|The result was the F1, introduced in 1993 and a modern classic that has still to be displaced in many enthusiasts’ hearts by the even faster, yet less pure, Bugatti Veyron|
With the rev-limiter removed, the car would go even faster – Andy Wallace took XP5 to 244.5mph in 1998 – but to obsess about top speeds is to miss the point. The F1 was never intended to set records or win races. Its designer, Gordon Murray, had merely set out to build the best possible road-going driver’s car. He did that by following Colin Chapman’s famous dictum ‘add lightness’, but also by building-in a quality of engineering that the Lotus boss would never have countenanced.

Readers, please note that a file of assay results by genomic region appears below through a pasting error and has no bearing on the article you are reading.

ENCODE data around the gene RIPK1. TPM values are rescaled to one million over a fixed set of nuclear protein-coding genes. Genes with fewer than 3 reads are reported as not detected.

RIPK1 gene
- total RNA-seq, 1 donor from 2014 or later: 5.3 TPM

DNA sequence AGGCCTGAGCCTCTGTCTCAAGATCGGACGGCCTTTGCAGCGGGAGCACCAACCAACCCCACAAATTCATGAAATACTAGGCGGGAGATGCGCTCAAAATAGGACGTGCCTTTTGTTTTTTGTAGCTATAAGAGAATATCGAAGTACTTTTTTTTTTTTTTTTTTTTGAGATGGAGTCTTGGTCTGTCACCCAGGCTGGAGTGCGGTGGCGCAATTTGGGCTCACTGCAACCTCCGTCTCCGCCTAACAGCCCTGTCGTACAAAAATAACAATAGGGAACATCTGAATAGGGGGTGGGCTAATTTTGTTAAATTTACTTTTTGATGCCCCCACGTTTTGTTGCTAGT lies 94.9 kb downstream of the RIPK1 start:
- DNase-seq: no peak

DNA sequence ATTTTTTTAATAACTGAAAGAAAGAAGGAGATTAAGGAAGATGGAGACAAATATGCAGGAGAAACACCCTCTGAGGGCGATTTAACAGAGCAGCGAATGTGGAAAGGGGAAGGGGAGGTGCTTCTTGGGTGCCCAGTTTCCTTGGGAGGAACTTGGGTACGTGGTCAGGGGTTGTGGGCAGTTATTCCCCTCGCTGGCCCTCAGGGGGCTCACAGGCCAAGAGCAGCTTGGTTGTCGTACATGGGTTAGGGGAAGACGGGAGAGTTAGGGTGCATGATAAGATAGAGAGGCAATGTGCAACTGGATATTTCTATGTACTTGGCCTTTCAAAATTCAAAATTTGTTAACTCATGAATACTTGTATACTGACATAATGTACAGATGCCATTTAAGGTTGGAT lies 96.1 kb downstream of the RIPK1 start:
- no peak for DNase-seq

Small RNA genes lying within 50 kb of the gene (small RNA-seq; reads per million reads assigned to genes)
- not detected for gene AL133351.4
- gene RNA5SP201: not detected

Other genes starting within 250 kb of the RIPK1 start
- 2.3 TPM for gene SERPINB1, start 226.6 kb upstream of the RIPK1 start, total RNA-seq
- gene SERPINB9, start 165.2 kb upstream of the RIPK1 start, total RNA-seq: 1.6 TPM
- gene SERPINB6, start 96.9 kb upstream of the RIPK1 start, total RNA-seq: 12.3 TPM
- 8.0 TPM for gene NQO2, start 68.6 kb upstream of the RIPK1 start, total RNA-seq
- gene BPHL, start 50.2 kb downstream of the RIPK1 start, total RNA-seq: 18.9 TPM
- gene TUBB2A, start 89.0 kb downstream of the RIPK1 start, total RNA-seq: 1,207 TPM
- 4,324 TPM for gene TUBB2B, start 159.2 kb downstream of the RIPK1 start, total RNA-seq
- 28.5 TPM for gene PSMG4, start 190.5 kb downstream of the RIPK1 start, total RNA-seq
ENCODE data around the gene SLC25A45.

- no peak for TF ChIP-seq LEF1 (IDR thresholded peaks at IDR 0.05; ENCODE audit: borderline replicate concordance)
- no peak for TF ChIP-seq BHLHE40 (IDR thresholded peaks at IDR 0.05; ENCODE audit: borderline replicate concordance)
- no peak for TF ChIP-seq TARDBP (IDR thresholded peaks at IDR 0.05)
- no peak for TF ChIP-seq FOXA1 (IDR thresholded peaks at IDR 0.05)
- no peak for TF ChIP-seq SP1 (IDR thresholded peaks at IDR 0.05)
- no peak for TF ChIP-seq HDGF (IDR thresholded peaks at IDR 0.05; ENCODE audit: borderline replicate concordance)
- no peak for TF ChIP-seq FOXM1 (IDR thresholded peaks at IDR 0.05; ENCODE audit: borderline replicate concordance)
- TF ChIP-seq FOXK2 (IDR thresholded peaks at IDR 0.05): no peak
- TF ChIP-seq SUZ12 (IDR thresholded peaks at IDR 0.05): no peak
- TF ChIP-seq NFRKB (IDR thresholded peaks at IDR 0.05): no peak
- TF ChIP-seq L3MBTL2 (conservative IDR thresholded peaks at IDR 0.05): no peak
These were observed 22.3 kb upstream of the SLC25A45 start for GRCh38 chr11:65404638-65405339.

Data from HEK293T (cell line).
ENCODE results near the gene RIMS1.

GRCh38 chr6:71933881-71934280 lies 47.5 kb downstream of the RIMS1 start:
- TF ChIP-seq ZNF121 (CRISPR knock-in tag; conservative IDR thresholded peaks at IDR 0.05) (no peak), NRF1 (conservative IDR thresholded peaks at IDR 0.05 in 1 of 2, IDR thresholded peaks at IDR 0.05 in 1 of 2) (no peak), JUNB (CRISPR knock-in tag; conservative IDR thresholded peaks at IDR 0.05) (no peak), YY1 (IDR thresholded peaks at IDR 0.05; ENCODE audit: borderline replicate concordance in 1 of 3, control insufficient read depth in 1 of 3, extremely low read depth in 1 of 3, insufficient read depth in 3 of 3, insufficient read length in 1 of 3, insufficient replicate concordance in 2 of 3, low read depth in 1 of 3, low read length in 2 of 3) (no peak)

The result was the F1, introduced in 1993 and a modern classic that has still to be displaced in many enthusiasts’ hearts by the even faster, yet less pure, Bugatti Veyron. Powered by a BMW-built 6.1-litre V12, the F1 had a fighter-pilot style central driving position and dramatic lift-up doors. Perhaps more significant was what it didn’t have – power assisted steering, power brakes, ABS or traction control. All for a price tag of more than half-a-million pounds in 1993.
You either got the F1, or you didn’t – but all true petrolheads did. McLaren built just 100 cars between 1993 and 1998. To own one, or just to aspire to one, marks you out as an enthusiast of the first order.
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